June 29, 2010 Leave a comment
Fossil and genetic evidence suggest that anatomically modern humans (Homo sapiens) evolved in Africa around 200,000 years ago. Further evidence strongly suggests a bottleneck effect in early human populations. It seems that our earliest ancestors were challenged continually to find their ecological niche, the stress from which effectively reduced or limited population growth. Given the current evidence, there many have been as few as 2,000 individuals at one time. By today’s standards, we would have been considered an endangered species. Clearly, ecology had an overwhelming effect on the evolution and behavior of our earliest ancestors.
Our ancestors subsisted on a diet of meat—hunted or scavenged—and gathering edible vegetation. The land requirements for a hunter gatherer culture are heavily dependent on the surrounding ecosystem. Hence, in an ecosystem that challenged its very existence, our early ancestors sustained themselves by moving frequently, which continually pushed them to adapt quickly to new environments, learn new survival skills, and to be flexible.
Balancing Ecological Production and Human Consumption
Around 90,000 years ago, give or take 10,000 years, our ancestors began migrating out of Africa. The Recent African Origin (RAO) is the prevailing model supported by several scientific disciplines, such as paleoanthropology and archeogenetics . This model does not preclude earlier migrations out of Africa by other human groups, but so far there is no evidence that earlier migratory groups survived to the present day.
Of course, our ancestors were searching for a more beneficial ecosystem, not discovering another continent. Their focus was on survival, but migrating to new surroundings posed additional challenges: deciphering which vegetation was edible or poisonous, finding materials for hunting, food preparation—even shelter, and understanding the behaviors of newly discovered animals. Obviously our ancestors took on those challenges, whether or not they had the option of weighing them against the familiar challenges of their previous surroundings.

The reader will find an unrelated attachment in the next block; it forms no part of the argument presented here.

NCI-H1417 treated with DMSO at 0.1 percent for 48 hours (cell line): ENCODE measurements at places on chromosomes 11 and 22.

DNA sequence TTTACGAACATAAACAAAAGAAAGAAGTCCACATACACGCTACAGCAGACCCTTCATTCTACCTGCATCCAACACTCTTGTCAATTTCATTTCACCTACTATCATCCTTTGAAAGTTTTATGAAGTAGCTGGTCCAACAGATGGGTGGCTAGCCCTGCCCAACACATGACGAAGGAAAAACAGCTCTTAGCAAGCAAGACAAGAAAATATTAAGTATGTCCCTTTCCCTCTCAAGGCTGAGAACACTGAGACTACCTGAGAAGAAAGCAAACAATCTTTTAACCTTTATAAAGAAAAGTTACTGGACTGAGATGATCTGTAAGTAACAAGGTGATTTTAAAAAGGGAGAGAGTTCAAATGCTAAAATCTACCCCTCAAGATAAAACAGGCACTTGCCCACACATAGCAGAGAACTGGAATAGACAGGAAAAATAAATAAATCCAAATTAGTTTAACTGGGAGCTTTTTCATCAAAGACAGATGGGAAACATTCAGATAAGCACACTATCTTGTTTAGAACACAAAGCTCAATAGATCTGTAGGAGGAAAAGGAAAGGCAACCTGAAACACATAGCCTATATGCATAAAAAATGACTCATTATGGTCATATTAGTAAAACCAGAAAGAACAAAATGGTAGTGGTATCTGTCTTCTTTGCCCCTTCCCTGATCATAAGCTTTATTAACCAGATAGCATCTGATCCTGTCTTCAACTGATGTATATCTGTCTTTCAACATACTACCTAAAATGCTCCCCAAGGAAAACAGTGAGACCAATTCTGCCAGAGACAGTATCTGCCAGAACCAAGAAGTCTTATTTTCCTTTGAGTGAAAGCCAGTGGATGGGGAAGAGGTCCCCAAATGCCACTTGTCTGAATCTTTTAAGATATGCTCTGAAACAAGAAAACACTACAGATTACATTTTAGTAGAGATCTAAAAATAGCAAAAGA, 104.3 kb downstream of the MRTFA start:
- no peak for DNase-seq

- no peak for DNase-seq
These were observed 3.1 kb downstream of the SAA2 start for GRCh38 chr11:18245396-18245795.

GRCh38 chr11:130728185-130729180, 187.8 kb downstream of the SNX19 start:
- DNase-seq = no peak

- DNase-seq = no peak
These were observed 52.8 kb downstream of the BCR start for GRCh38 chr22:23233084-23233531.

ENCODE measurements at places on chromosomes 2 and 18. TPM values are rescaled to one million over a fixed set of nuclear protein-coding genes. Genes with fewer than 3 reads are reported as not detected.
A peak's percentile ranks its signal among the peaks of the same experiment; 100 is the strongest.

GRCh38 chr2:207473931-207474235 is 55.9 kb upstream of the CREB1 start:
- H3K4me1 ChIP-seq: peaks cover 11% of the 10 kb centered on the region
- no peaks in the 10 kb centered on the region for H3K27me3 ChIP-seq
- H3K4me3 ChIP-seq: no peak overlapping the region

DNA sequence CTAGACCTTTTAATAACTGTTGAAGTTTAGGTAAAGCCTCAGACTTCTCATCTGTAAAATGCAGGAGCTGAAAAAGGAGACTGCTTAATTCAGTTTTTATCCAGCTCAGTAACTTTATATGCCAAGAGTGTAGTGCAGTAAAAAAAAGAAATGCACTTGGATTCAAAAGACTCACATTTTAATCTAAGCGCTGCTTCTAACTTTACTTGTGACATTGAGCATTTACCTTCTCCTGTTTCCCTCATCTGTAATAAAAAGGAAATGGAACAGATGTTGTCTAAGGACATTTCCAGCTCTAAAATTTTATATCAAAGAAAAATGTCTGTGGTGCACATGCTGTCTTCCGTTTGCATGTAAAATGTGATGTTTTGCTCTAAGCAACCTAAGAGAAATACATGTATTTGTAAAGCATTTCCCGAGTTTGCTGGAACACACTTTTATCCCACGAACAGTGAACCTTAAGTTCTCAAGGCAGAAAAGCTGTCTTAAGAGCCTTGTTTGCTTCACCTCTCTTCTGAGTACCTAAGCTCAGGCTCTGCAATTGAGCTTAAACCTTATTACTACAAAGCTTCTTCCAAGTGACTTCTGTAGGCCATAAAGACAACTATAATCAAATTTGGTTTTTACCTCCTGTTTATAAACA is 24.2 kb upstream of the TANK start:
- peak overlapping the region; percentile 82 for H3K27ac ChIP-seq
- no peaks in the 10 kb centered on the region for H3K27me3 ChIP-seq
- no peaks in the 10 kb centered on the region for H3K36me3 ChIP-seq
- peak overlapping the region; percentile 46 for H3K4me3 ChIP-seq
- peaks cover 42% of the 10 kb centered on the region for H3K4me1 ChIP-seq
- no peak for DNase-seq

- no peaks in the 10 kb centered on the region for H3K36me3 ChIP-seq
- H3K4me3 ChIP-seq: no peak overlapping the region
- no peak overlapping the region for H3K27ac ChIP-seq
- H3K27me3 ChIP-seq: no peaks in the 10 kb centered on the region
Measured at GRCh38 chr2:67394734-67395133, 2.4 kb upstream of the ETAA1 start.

There is ample physical and biological evidence that our ancestors met the challenges of a life outside Africa. In fact, the human population began to increase steadily and spread slowly throughout Asia and Europe. At an almost indiscernible average rate of one mile per decade, our ancestors continually widened the range in which they searched for food and other necessities, which suggests that humanity finally found its niche in their ecosystem.
Over the long term, the rate of one mile per decade was enough for our ancestors to reach the Eastern edges of Asia and western shores Europe in less than 45,000 years. Despite recent evidence of multiple genetic bottlenecks along the migratory paths, our ancestors demonstrated their flexibility and control over the skills and behaviors born under adverse conditions in Africa to sustain human populations through a wide variety of ecosystems in Asia and Europe. In other words, the balance between ecological productivity and human consumption was maintained through this period of continual migration.
A Shift in the Balance
Through a combination of circumstance and increasing ingenuity, human migration continued across significant bodies of water and reached what are essentially closed ecosystems—Papua New Guinea and Australia.
(to be continued)